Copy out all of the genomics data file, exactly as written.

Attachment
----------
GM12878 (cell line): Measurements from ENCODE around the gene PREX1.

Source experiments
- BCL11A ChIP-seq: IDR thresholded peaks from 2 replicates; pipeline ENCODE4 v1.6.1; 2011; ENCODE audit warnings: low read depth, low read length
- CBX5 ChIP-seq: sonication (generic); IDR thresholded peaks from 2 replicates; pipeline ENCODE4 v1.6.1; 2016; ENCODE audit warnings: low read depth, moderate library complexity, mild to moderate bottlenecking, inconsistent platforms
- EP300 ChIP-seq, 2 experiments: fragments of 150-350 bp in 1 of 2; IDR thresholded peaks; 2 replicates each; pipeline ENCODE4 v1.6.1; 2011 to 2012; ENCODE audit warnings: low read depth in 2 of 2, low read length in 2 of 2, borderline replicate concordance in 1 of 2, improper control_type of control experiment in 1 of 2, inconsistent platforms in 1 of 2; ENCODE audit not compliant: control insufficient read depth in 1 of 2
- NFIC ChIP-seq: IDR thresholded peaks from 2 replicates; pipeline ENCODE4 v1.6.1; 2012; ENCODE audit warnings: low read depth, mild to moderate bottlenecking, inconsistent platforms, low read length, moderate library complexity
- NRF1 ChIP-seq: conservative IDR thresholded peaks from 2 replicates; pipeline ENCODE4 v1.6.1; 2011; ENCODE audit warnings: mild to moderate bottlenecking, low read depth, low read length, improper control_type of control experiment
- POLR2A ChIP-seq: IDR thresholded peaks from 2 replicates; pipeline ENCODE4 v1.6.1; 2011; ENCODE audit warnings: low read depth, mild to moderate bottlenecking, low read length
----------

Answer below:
GM12878 (cell line): Measurements from ENCODE around the gene PREX1.

Source experiments
- BCL11A ChIP-seq: IDR thresholded peaks from 2 replicates; pipeline ENCODE4 v1.6.1; 2011; ENCODE audit warnings: low read depth, low read length
- CBX5 ChIP-seq: sonication (generic); IDR thresholded peaks from 2 replicates; pipeline ENCODE4 v1.6.1; 2016; ENCODE audit warnings: low read depth, moderate library complexity, mild to moderate bottlenecking, inconsistent platforms
- EP300 ChIP-seq, 2 experiments: fragments of 150-350 bp in 1 of 2; IDR thresholded peaks; 2 replicates each; pipeline ENCODE4 v1.6.1; 2011 to 2012; ENCODE audit warnings: low read depth in 2 of 2, low read length in 2 of 2, borderline replicate concordance in 1 of 2, improper control_type of control experiment in 1 of 2, inconsistent platforms in 1 of 2; ENCODE audit not compliant: control insufficient read depth in 1 of 2
- NFIC ChIP-seq: IDR thresholded peaks from 2 replicates; pipeline ENCODE4 v1.6.1; 2012; ENCODE audit warnings: low read depth, mild to moderate bottlenecking, inconsistent platforms, low read length, moderate library complexity
- NRF1 ChIP-seq: conservative IDR thresholded peaks from 2 replicates; pipeline ENCODE4 v1.6.1; 2011; ENCODE audit warnings: mild to moderate bottlenecking, low read depth, low read length, improper control_type of control experiment
- POLR2A ChIP-seq: IDR thresholded peaks from 2 replicates; pipeline ENCODE4 v1.6.1; 2011; ENCODE audit warnings: low read depth, mild to moderate bottlenecking, low read length